With a long heating season, exposed conditions leading to wind-chill and historically poor housing stock; Orkney suffers badly from a condition known as fuel poverty. This has been defined as where a household spends more than 10% of its income on fuel. Such high spending results in choices being made such as to ‘heat or eat’ and it is believed this results in many poorer families living in cold and therefore damp conditions; conditions that should not happen in the 21st century in Scotland.
Periodic statistical surveys, suggest that Orkney has around 60% of households in this condition. Despite improvements in house stock and other initiatives to improve home energy efficiency the ever increasing cost of energy has meant that Fuel Poverty levels have not fallen significantly.
OREF is actively working with THAW (Tackling Household Affordable Warmth) a local Orkney charity on 2 initiatives:
- ENERGY EFFICIENCY ASSESSMENTS – Providing FREE energy efficiency assessments to people referred to THAW who are in Fuel Poverty. This assessment reports the following:
- The current state of the property.
- Current estimated annual energy usage.
- Non-renewable energy efficiency improvement options.
- Renewable energy efficiency improvement options.
- Potential financial support that may be available.
- Summary, cost savings and next steps.
Follow up support can be given to implement any changes if required.
What is fuel poverty?
In Scotland, a household is defined as being fuel poor if heating the home to an appropriate temperature costs, or would cost, more than 10% of household income. In Orkney, as of 2018, 57% of households and 85% of households containing pensioners are in fuel poverty (figures provided by THAW). Some of THAW’s clients are spending over 40% of their income in heating, while others are living in freezing conditions as they cannot afford warmth.
THAW works to improve access to affordable warmth by providing advice and funding to local residents. This funding may be direct, or it may be used to provide a “householder contribution” and “unlock” other sources of help.
How does the scheme work?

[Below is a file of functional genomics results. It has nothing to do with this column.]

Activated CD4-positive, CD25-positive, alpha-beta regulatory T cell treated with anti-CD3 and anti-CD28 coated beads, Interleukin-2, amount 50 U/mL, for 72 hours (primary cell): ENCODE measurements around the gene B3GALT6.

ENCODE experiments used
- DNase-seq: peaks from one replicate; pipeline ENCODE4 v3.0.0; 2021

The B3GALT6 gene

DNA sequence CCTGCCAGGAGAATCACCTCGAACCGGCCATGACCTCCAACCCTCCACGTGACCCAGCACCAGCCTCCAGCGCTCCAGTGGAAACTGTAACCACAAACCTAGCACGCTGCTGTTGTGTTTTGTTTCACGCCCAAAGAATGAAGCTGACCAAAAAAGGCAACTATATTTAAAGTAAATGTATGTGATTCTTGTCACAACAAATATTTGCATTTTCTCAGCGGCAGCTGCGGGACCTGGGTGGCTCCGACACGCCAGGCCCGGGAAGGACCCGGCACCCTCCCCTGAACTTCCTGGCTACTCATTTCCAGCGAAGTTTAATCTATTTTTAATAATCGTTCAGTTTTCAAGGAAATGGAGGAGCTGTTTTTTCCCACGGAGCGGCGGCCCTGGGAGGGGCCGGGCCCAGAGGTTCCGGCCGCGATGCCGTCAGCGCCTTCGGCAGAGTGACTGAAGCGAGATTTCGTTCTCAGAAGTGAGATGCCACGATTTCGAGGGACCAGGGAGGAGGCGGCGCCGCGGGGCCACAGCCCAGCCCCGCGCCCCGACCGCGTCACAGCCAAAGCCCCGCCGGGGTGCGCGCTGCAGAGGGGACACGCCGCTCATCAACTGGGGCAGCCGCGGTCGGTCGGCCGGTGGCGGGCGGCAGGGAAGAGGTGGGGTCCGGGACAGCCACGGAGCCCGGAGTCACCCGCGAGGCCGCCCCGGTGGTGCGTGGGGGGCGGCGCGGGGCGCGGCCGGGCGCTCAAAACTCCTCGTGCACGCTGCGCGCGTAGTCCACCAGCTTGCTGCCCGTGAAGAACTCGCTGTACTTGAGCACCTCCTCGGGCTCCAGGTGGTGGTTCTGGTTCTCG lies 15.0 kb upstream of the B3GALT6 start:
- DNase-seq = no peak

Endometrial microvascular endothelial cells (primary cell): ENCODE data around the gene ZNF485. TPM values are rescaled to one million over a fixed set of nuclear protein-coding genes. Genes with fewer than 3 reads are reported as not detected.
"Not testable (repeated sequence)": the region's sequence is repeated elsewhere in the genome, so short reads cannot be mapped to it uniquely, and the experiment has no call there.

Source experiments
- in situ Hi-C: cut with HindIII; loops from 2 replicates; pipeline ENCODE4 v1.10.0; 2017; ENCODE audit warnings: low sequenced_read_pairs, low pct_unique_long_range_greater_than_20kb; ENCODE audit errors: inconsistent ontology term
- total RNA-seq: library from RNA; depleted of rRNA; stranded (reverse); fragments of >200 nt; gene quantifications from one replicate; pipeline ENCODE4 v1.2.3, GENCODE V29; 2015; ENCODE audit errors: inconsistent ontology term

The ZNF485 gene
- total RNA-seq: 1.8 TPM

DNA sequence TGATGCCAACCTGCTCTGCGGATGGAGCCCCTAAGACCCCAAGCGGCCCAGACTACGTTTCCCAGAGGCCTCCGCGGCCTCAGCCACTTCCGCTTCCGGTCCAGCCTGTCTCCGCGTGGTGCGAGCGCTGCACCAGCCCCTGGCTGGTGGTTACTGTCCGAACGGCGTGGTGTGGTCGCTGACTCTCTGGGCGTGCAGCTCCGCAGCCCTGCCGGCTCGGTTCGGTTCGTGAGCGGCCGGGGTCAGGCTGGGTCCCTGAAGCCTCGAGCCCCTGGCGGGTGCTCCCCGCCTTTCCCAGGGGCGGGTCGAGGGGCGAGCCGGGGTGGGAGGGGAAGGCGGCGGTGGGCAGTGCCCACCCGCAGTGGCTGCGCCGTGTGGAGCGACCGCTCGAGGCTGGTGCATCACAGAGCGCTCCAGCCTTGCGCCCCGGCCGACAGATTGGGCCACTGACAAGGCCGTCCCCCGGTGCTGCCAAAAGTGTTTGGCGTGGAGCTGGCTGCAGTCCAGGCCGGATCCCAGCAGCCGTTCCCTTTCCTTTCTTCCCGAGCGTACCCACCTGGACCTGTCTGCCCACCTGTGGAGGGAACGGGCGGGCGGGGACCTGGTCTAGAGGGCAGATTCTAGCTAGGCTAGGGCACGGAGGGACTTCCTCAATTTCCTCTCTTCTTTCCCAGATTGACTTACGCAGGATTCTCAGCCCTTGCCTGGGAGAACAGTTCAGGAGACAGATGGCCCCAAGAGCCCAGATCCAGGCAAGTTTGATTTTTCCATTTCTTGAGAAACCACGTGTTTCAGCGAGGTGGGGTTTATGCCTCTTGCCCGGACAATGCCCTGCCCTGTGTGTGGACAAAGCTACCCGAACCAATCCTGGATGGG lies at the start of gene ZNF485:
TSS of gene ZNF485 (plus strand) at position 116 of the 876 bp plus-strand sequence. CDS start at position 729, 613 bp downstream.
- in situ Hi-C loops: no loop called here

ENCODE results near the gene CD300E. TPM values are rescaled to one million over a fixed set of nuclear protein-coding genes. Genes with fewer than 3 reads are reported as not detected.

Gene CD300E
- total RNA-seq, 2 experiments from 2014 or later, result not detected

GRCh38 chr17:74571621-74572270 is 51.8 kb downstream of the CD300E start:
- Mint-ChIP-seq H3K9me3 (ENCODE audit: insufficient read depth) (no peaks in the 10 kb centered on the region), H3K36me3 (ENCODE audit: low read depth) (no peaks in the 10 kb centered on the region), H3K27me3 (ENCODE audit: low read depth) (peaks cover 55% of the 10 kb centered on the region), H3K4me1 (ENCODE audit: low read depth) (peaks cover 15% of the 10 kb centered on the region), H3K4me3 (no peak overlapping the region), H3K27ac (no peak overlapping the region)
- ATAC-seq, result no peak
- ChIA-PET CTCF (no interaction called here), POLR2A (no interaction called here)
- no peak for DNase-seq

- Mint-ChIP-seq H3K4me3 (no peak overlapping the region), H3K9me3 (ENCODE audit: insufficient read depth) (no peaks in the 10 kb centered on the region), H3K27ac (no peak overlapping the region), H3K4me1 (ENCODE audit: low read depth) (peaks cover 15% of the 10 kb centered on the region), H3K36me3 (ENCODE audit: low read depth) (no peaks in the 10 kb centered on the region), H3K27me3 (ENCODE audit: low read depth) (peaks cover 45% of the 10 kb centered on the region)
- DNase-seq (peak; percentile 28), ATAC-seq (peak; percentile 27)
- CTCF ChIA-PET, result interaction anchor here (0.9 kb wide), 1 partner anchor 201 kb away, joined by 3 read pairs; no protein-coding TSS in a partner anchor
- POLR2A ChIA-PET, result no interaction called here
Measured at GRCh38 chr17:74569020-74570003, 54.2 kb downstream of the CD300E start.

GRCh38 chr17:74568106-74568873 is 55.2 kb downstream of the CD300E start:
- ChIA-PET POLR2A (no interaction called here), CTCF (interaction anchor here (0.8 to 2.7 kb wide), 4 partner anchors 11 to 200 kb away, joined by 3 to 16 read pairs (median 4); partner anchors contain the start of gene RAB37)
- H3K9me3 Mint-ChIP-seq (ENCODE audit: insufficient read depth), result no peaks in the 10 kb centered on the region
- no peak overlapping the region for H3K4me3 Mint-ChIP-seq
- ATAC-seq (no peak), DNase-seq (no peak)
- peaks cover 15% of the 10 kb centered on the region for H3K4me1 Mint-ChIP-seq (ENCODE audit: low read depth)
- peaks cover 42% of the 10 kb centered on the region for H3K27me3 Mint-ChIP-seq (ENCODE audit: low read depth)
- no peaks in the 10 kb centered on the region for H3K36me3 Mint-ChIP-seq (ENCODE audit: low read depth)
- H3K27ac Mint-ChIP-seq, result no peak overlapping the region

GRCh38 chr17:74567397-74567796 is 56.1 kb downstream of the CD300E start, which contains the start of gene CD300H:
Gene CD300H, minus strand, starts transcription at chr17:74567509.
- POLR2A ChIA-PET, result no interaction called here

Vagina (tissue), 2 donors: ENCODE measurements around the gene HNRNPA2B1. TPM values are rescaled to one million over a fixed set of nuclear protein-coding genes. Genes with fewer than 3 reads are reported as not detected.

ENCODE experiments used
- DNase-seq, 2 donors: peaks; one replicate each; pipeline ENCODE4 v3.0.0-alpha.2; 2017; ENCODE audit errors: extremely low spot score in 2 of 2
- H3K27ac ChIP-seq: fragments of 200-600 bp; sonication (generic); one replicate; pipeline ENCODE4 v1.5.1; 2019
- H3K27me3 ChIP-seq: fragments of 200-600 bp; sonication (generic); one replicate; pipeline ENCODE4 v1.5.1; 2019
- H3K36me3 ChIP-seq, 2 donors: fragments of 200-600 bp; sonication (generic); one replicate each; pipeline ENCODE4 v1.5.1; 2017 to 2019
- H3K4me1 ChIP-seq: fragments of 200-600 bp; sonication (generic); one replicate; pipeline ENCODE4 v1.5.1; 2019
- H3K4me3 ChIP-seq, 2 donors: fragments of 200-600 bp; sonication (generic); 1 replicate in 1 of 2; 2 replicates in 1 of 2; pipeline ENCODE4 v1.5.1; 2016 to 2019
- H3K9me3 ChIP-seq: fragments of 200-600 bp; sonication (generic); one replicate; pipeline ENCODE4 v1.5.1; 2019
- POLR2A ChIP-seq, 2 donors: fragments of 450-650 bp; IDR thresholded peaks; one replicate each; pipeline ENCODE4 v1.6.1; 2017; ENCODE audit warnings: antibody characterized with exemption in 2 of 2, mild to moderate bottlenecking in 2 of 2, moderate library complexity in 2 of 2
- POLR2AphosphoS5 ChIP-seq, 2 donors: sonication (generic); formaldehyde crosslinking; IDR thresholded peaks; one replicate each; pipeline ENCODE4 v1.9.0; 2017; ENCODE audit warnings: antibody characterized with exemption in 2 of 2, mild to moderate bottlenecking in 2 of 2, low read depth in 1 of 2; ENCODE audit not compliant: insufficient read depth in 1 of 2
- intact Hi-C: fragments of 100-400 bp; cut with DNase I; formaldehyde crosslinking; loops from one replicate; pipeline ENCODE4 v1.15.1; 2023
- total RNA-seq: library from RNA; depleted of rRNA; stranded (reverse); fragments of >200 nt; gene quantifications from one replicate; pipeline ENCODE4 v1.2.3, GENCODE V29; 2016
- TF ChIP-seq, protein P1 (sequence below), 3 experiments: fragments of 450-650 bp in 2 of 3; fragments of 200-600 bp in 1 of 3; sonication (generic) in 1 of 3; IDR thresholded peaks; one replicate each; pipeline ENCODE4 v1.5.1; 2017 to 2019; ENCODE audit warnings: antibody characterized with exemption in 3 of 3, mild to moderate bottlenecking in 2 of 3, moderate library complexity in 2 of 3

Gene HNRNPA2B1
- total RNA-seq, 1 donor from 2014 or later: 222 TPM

Most domestic wind turbines receive an income from the Feed-in Tariff, which is paid for by a small socialised addition to everybody’s electricity bills – including those who can’t really afford it.
The scheme allows turbine owners to contribute a small part of their FIT income – we suggest 5% – to THAW’s work. The money will be ring-fenced by THAW and used only on improving fuel poor homes in Orkney.
The FIT Recycling scheme was launched in October 2016, and the full OREF press release can be downloaded here:
OFGEM’s annual report says that in 2015 the entire FiT scheme cost £866M across the 26.473M households in the UK (Note 99% of installations were for solar). The cost was therefore £866M/26.473M = approximately £32/year per household.
With 10,000 households in Orkney each paying approximately £32 for FiT on electricity bills ths amounts to = £320,000pa.
As of the end of 2016 there is 17,864kW of eligible FiT wind generation and 1,341kW of PV totalling 19,205kW in the county. The most profitable installations are wind, so this calculation will ignore PV. Spreading the £320,000 across the wind generators would mean that each generator benefits by approx. £320,000/17,864 = ~£18/kW installed per year from Orkney residents.
This means the socialised cost to Orkney of a 5kW wind turbine is therefore approximately £90/year. The income will be of the order of £3750.
The donation can also attract Gift Aid adding 25% to the value of the donation.
How can I contribute?
Please get in touch with THAW on:
01856 878 388
Fit Recycling Scheme
OREF works in close partnership with THAW Orkney, a local charity working to alleviate fuel poverty. A part of this work is the Feed-in Tariff (FIT) Recycling Scheme, which allows wind turbine owners (or people with solar panels or other renewables) in Orkney to contribute a part of their subsidy income to THAW’s work to provide affordable warmth in the county.